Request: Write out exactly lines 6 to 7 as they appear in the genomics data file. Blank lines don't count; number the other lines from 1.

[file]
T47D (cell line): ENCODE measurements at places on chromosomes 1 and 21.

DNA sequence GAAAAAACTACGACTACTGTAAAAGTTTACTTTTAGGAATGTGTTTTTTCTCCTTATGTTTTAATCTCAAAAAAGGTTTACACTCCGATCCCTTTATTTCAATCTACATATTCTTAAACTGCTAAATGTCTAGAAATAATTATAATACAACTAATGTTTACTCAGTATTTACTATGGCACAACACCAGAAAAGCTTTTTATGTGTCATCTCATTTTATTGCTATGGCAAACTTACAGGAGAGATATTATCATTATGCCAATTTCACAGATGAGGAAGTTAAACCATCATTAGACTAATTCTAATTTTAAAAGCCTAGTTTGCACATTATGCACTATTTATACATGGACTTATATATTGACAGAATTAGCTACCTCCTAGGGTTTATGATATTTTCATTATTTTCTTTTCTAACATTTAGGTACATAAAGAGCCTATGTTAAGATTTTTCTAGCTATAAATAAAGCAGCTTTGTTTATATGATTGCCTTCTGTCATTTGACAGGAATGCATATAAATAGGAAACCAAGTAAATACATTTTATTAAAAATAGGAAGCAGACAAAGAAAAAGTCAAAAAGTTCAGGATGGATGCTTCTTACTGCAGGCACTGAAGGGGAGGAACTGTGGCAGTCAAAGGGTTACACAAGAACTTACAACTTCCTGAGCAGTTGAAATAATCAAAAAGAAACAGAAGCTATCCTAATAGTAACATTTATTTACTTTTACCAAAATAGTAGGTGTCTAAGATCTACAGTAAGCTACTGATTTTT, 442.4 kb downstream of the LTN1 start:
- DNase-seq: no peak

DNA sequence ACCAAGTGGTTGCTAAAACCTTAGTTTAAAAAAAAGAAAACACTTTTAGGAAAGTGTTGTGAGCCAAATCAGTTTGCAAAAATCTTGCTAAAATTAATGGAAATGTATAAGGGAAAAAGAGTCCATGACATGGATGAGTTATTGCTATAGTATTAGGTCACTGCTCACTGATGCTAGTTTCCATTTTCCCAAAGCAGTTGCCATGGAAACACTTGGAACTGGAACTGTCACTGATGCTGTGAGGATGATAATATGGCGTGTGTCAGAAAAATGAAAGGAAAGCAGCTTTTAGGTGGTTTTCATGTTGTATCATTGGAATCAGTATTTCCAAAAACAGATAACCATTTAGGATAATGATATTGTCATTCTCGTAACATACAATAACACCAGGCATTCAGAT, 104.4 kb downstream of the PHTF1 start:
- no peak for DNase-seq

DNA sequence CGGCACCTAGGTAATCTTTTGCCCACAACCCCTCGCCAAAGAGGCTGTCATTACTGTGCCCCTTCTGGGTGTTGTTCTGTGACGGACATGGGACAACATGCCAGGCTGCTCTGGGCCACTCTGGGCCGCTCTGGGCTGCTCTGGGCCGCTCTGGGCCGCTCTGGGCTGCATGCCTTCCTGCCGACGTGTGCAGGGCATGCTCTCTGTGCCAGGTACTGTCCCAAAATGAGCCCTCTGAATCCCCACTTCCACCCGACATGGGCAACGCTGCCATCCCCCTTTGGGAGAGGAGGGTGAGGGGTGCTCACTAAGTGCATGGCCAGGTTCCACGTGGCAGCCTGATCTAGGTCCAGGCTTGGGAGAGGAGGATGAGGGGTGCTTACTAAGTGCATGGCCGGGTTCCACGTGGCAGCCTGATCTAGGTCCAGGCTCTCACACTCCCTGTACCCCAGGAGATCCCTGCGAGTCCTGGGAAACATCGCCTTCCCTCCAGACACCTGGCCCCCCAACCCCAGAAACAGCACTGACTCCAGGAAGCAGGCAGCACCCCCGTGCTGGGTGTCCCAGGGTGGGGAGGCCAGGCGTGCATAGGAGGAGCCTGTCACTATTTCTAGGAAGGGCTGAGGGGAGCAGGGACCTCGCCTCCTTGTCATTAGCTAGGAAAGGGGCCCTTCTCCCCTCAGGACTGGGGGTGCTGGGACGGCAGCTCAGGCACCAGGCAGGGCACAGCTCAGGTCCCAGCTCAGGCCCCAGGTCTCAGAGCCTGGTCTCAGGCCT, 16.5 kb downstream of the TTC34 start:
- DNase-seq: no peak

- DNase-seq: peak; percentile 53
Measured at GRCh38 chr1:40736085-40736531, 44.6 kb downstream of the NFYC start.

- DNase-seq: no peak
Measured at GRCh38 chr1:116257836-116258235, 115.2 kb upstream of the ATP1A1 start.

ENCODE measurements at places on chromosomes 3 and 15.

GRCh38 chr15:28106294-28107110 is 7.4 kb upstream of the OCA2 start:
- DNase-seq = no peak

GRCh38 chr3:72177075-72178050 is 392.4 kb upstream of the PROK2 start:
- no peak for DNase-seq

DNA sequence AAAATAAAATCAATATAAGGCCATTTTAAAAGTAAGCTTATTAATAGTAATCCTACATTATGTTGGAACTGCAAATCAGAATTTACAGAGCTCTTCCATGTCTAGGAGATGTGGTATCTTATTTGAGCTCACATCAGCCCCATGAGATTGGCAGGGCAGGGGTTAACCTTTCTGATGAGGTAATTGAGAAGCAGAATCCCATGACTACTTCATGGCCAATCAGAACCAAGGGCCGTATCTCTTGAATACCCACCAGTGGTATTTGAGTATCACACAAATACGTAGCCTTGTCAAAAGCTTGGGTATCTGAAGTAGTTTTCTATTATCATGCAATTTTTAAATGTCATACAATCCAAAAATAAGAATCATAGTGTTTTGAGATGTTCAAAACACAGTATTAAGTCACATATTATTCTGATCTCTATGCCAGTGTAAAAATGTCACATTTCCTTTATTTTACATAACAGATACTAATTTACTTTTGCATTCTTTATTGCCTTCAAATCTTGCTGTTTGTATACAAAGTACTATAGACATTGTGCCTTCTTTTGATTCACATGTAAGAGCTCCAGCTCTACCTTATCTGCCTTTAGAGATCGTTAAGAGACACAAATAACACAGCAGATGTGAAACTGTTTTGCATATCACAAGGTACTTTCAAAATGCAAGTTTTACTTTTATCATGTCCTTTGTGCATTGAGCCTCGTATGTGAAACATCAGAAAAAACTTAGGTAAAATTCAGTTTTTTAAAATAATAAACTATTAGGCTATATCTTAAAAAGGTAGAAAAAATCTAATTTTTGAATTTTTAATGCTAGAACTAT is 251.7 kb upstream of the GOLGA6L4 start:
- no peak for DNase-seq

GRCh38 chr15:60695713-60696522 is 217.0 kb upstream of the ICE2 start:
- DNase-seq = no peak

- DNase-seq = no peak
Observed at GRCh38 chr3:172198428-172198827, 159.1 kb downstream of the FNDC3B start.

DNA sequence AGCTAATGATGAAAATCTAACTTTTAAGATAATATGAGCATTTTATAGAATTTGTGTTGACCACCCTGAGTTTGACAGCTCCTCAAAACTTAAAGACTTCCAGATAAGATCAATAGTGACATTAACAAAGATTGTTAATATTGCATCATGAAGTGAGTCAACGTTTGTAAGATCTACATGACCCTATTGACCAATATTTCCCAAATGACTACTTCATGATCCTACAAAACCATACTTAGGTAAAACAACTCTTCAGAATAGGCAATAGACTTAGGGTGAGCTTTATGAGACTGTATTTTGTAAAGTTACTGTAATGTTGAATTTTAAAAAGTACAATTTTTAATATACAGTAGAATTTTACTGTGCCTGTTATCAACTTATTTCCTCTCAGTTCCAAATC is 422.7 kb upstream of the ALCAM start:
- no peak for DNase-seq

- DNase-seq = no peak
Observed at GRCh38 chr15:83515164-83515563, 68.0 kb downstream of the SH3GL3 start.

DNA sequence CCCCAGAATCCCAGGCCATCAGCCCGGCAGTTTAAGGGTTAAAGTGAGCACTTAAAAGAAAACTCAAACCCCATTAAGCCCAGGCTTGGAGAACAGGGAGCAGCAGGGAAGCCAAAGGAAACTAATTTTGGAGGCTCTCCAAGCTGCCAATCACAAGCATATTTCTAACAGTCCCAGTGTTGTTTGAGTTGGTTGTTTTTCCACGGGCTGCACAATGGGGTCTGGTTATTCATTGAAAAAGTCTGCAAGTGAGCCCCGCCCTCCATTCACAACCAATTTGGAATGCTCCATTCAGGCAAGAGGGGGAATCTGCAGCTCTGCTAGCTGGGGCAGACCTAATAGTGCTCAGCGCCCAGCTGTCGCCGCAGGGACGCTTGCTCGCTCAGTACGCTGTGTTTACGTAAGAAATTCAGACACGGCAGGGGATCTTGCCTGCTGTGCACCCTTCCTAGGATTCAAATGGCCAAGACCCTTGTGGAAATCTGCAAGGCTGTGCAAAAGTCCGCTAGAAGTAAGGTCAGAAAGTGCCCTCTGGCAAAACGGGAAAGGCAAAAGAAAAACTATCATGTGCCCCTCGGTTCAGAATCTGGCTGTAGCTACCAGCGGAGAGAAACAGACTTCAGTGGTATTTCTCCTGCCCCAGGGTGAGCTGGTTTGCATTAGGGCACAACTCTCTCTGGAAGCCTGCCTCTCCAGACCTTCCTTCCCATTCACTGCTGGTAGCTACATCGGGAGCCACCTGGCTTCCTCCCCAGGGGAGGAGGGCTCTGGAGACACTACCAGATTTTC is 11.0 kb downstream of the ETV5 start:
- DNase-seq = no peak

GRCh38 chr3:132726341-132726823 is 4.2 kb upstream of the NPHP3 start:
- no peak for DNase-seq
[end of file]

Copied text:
DNA sequence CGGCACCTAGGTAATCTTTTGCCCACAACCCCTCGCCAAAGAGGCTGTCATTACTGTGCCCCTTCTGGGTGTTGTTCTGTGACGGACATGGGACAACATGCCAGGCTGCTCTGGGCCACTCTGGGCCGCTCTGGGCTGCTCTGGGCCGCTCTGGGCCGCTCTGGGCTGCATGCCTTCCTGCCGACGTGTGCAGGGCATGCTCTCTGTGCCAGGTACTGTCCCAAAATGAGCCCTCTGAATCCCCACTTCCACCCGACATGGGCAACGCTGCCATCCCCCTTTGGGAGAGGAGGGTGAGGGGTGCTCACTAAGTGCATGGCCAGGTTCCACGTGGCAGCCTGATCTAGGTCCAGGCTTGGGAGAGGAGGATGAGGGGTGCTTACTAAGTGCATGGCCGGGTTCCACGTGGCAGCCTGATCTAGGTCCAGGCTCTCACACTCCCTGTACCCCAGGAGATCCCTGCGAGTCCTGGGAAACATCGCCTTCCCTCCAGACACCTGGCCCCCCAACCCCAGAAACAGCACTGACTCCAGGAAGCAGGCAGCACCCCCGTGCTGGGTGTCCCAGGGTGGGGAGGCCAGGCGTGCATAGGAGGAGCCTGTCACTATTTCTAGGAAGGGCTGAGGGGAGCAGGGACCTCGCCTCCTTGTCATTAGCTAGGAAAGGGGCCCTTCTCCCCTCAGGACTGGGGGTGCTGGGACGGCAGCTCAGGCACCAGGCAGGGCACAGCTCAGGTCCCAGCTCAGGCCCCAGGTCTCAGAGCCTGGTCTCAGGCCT, 16.5 kb downstream of the TTC34 start:
- DNase-seq: no peak